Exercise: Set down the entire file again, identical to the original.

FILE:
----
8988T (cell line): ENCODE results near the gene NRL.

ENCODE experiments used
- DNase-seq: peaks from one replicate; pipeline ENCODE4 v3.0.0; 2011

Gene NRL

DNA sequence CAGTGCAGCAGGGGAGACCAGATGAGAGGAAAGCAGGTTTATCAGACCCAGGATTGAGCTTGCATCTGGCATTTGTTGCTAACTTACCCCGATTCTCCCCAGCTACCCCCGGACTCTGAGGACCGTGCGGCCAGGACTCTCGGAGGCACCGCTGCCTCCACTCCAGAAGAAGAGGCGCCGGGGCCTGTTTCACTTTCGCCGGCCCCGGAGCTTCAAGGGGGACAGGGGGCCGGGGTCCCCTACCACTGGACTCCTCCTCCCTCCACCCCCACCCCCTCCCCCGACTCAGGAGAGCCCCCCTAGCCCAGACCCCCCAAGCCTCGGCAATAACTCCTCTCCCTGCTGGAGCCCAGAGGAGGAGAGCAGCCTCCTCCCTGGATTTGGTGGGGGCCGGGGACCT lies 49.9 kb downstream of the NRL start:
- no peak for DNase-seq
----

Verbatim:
8988T (cell line): ENCODE results near the gene NRL.

ENCODE experiments used
- DNase-seq: peaks from one replicate; pipeline ENCODE4 v3.0.0; 2011

Gene NRL

DNA sequence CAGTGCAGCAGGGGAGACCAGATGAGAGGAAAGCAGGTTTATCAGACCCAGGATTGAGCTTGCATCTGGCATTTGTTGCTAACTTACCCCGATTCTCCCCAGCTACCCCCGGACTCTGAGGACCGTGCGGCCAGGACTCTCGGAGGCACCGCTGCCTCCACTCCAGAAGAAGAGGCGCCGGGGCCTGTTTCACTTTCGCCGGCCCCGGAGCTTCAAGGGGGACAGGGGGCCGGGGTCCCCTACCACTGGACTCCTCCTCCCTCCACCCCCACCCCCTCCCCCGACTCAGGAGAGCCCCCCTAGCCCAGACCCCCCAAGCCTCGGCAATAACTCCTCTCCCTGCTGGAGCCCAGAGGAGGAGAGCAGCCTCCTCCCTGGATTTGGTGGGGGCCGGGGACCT lies 49.9 kb downstream of the NRL start:
- no peak for DNase-seq